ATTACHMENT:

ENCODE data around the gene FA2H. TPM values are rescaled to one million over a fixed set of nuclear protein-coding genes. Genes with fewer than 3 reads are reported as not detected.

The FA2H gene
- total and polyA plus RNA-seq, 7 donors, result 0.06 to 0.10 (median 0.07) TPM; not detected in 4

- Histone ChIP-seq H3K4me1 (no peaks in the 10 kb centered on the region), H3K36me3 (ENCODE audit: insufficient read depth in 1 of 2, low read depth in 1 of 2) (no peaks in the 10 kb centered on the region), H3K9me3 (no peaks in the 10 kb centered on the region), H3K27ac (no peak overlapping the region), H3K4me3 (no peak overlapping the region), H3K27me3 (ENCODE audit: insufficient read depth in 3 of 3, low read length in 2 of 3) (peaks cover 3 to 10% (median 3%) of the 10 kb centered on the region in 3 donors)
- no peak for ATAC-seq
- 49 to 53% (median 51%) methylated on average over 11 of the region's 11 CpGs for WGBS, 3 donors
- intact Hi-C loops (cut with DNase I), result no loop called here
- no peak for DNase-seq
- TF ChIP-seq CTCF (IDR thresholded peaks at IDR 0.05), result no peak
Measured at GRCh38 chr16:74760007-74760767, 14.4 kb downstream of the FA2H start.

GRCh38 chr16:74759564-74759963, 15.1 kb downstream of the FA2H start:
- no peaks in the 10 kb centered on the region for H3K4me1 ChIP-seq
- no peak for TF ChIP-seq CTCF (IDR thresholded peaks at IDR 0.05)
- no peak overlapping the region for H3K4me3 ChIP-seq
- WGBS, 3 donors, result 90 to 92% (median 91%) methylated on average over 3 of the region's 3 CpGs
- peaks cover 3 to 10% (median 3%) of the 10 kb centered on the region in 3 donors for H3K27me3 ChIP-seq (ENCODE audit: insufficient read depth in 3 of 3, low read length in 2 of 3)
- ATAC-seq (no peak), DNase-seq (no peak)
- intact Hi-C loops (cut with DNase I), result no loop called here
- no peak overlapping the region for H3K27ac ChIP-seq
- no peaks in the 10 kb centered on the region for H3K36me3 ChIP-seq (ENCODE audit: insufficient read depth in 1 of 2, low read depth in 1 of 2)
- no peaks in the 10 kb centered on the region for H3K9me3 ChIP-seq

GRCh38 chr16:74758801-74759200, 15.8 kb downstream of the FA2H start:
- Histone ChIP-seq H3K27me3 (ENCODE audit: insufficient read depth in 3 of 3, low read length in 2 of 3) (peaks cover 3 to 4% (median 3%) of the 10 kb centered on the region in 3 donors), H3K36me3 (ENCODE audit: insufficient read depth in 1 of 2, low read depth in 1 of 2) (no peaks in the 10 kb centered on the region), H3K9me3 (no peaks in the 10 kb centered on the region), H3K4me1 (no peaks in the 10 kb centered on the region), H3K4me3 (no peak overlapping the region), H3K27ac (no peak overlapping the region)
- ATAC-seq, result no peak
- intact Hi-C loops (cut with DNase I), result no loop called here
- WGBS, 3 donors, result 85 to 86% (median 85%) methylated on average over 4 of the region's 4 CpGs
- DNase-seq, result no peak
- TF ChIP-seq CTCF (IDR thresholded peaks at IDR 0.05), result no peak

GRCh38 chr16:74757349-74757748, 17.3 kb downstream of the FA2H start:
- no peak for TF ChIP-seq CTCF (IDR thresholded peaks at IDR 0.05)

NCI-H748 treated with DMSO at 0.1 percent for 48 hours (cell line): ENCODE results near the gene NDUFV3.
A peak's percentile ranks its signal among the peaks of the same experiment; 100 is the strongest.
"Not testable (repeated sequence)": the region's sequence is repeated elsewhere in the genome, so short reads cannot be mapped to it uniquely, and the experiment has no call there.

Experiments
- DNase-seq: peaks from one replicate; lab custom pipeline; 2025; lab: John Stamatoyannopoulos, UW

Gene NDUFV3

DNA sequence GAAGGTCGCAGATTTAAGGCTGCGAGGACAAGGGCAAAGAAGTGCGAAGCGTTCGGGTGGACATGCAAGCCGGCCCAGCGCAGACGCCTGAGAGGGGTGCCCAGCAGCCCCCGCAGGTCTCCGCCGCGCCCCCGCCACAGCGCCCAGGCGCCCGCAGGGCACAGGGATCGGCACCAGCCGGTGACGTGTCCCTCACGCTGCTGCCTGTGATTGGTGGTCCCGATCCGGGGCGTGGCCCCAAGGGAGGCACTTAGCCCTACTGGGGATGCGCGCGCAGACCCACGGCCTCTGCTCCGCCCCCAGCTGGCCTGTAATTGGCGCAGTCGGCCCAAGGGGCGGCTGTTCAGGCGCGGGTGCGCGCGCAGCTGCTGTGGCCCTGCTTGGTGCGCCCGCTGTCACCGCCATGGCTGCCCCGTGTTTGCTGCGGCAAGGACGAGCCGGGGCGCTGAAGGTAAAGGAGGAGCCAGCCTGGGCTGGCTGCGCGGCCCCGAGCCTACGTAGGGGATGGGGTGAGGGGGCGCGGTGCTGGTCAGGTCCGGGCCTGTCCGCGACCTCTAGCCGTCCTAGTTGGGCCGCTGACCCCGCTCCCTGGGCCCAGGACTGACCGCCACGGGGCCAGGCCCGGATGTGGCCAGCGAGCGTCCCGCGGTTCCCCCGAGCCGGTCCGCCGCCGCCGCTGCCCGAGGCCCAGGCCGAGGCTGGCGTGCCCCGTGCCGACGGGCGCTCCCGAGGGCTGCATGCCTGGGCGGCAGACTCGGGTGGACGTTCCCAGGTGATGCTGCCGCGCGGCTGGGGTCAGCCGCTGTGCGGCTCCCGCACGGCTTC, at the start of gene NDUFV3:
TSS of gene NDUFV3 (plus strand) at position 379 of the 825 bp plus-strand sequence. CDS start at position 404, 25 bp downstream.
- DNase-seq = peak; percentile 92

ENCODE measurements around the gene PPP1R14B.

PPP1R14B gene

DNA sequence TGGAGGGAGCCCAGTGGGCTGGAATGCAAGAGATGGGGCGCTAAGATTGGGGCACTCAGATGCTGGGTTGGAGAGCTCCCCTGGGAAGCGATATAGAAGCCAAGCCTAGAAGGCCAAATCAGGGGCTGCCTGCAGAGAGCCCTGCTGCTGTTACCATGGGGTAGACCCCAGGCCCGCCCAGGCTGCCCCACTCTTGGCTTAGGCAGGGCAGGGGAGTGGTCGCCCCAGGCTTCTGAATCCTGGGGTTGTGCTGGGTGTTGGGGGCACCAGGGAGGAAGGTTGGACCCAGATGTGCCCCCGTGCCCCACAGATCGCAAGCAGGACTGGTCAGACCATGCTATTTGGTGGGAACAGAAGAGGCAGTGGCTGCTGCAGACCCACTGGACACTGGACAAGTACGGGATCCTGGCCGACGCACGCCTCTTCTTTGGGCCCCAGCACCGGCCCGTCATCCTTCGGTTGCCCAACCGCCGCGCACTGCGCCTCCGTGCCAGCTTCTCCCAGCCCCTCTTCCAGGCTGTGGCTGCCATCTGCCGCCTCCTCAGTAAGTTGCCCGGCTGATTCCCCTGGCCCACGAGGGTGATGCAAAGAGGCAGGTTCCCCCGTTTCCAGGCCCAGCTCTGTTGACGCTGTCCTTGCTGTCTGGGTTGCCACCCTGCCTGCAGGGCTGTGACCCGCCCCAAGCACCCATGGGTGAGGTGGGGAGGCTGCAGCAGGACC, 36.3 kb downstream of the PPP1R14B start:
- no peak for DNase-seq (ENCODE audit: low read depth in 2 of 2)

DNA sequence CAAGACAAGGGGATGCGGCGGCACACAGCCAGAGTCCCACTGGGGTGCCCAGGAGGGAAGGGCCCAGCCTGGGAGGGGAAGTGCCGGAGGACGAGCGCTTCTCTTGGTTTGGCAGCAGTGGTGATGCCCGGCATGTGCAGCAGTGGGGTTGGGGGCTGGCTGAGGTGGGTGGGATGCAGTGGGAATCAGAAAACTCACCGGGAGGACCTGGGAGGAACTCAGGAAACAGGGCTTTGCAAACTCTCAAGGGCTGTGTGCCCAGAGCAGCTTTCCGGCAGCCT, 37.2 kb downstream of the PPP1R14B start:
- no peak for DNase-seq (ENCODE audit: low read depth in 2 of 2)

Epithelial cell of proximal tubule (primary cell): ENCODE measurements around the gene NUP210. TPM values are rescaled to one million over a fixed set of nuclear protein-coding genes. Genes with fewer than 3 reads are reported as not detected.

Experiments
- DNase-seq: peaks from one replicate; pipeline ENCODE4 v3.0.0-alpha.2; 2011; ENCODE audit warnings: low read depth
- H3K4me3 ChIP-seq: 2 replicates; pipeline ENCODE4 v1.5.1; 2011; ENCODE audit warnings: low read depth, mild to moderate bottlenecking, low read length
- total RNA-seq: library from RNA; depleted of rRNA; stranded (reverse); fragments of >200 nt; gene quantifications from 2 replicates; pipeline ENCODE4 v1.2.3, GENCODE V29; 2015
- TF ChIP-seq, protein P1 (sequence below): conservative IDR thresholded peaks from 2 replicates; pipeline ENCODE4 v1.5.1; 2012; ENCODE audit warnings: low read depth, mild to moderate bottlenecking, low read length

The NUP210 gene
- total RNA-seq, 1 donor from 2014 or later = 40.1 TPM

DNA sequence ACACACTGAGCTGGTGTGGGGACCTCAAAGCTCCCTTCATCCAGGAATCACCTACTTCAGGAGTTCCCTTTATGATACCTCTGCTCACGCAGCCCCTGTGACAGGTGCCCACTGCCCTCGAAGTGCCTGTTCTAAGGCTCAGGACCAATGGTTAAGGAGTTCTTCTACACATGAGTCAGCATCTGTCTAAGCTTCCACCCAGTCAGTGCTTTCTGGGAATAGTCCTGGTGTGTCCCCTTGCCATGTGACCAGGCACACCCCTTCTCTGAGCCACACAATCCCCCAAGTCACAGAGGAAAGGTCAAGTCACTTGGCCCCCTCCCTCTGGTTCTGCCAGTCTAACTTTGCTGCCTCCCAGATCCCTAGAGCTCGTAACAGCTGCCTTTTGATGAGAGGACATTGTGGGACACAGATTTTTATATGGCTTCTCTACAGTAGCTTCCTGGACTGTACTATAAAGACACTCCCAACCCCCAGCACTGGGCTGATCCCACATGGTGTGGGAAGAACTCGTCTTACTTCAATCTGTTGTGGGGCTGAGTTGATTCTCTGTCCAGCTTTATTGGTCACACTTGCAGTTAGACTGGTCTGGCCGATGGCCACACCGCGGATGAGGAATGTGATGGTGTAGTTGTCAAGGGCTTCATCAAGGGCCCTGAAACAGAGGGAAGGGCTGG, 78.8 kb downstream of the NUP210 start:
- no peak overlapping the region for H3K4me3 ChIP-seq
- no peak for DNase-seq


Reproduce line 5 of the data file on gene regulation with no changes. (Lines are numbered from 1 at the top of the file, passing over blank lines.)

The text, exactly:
- no peak for ATAC-seq